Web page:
SAUNDERS --followin' Miss Susan Fass-Pass around--his little heart poundin' away--the sound of angels' wings in his ears.
The waiter comes over.
DIZ Now, you've gone and let Don Quixote in here again. I told you to keep him out!
SAUNDERS Shut up, Diz.
DIZ (to waiter) Mind, now! Keep Don Quixote out of here!
The waiter backs away--shaking his head.
SAUNDERS And I got him all dressed up, too-- to go way up in a balloon--so they can drop him a long way--make sure they break his heart. Why, not all the Boy Rangers in the world, working night shifts, 'll be able to put Humpty-Dumpty together again--
DIZ Now--how'd Humpty-Dumpty get in here?
SAUNDERS Do you know how I felt, Diz?
DIZ No. How'd you feel? Quick.
SAUNDERS Like a mother sending her kid off to school for the first time--
--watchin' the little fella toddling off--in his best bib and tucker
(Catching herself) Say--who started this?
DIZ *I'm* just waiting for a street car--
Well--cut it out. See?
Who *cares* anyway?
DIZ I apologize.
*All right*, then.
After all, what's it to me? So they *drop* him out of a balloon. All I care is--I don't want to be around. See?
Squeamish. See? That's what I am. No, sir. I don't have to take it. Won't be a party to no murder.
I'm gonna quit. I'm through.
How about getting married?
DIZ (same tone) Good idea.
Okay. You don't mind?
I'll cherish ya.
You--you've been a good egg, Diz.
DIZ I know.
Maybe we could clear out of this town--get to feel like *people*
SAUNDERS A tunnel. You've never seen prairie grass with the wind leaning on it, have you, Diz?
DIZ Is the wind tired out there?
Or angry little mountain streams-- and cattle moving against the sun. You haven't seen any of that, have you, Diz?
DIZ Have *you*?
Do we *have* to?
(flinging the mood off) No! I can't think of anything more sappy!
DIZ Well, let's get going.
DIZ We're gonna get married.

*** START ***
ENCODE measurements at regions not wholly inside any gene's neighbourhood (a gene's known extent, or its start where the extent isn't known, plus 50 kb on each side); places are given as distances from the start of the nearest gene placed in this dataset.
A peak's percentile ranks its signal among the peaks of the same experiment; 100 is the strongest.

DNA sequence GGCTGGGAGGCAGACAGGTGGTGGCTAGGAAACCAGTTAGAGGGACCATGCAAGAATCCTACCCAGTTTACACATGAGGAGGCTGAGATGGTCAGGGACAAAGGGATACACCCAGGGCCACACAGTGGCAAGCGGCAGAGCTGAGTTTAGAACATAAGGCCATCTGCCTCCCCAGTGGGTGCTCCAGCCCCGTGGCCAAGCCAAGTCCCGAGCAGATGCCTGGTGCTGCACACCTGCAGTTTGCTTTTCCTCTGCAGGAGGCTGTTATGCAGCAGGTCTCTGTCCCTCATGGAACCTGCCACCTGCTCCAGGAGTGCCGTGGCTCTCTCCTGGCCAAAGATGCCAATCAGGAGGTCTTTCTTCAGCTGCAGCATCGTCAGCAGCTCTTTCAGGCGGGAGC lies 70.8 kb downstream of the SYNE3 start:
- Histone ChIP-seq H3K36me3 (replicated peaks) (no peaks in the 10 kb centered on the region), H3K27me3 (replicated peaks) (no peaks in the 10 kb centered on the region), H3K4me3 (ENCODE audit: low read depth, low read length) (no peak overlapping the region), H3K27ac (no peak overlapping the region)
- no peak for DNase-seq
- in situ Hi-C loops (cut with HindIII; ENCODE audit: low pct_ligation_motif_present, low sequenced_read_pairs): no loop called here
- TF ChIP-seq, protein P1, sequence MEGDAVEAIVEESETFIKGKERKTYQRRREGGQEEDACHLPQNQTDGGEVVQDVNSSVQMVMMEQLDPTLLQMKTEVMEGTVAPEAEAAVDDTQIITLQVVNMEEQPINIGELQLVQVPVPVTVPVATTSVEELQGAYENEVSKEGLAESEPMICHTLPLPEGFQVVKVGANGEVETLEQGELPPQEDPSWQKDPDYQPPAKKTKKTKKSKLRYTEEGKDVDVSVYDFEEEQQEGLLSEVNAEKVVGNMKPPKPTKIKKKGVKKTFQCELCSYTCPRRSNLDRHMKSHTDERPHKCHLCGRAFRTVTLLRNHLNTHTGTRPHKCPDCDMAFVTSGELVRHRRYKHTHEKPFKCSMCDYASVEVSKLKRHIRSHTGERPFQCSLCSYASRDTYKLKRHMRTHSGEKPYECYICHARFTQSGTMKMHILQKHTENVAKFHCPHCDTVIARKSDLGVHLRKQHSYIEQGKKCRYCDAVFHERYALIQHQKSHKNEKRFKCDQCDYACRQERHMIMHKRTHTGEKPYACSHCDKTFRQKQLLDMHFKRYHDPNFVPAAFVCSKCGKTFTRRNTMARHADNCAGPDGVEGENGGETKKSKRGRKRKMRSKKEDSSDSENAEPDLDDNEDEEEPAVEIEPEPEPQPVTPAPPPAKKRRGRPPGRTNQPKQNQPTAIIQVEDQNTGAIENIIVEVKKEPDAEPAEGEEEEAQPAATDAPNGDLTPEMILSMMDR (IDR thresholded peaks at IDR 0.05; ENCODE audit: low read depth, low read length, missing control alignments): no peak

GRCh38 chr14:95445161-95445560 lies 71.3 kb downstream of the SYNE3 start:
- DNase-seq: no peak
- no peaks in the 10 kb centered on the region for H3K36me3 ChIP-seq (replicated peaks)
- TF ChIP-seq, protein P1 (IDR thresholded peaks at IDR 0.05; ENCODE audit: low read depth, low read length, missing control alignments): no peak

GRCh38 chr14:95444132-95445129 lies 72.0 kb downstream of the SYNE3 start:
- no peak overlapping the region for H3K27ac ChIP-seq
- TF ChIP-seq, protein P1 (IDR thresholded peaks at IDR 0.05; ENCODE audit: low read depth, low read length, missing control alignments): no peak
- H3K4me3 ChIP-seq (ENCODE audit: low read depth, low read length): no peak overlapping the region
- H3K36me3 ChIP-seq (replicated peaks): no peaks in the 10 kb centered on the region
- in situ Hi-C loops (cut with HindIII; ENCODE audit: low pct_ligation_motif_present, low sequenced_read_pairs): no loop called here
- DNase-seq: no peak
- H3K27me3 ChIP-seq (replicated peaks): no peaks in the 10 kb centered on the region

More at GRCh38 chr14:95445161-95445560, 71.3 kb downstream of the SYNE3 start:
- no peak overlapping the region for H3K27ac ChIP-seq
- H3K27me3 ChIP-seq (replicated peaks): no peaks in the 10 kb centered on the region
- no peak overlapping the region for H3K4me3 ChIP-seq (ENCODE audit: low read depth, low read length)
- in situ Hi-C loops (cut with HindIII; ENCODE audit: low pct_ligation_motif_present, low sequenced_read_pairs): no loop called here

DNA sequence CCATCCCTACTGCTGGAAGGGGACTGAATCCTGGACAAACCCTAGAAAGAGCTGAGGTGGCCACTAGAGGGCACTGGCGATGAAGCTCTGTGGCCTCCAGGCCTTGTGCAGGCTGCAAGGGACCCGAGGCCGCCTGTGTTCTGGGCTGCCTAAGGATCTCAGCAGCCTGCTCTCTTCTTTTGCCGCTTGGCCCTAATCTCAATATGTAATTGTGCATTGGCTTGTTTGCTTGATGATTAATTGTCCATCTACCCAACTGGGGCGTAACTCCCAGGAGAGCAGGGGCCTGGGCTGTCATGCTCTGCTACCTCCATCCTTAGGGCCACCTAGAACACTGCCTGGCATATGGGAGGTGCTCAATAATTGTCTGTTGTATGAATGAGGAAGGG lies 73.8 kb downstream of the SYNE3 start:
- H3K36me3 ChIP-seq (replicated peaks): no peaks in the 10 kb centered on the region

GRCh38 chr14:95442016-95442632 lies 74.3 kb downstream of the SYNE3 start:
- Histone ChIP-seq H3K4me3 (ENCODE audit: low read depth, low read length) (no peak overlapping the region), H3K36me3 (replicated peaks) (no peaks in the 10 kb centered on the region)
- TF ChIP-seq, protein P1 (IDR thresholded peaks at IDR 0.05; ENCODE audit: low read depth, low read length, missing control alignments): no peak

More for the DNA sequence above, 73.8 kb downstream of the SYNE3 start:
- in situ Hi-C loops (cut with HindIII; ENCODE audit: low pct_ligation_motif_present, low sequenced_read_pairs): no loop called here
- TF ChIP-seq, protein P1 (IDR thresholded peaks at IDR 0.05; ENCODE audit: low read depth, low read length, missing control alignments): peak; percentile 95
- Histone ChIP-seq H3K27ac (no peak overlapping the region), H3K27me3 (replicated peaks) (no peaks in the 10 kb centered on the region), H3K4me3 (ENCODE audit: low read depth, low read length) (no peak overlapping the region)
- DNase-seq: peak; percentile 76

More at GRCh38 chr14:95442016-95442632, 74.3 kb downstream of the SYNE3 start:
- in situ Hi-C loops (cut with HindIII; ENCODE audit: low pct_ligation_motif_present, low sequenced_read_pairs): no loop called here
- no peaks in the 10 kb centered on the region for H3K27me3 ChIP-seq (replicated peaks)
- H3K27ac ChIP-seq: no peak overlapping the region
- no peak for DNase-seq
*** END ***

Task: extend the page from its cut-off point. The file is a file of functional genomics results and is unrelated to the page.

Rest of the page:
(getting her purse and hat together) Oooh. Yeah--that's right.
I case you don't know--I want to give ya a chance to back out if you don't like it--
My first name's--Clarissa.
DIZ Yeah, I know. That's okay.
Don't say "okay," Diz. Say you think it's beautiful.
DIZ Okay--I mean--
You don't know a name off-hand you like better, do you, Diz?
DIZ (thinking) No--not offhand--
SAUNDERS Nothing like--uh--Susan--or anything like that, huh?
DIZ Susan? Nah!
SAUNDERS (breaking into Diz violently) I won't take it! See? I won't be party to murder. See? Steering a poor dope up blind alleys for that grafting Taylor mob is low enough.
But helping that dame cut him up in little pieces besides--
...nobody's gonna make me do that. No, sir.
DIZ You said it!
I'm getting out of there. Right now, Diz. Right now. Bonus or no bonus.
I'm gonna clear outta that office-- everything I own--my extra hat-- everything--
She starts to scramble out from behind the table. Diz is startled by her sudden, furious movements.
DIZ Hey! We're gettin' married--!
(without pausing) Right now--everything I own--!
She is on her way. Diz, with a great effort, scrambles out from behind the table after her.
DIZ See you later.
Mr. Smith Goes to Washington
Words by Sidney Buchman and Myles Connolly
Pictures by Joseph Walker and Frank Capra
Mr. Smith Goes to Washington is available on DVD from Columbia Home Video.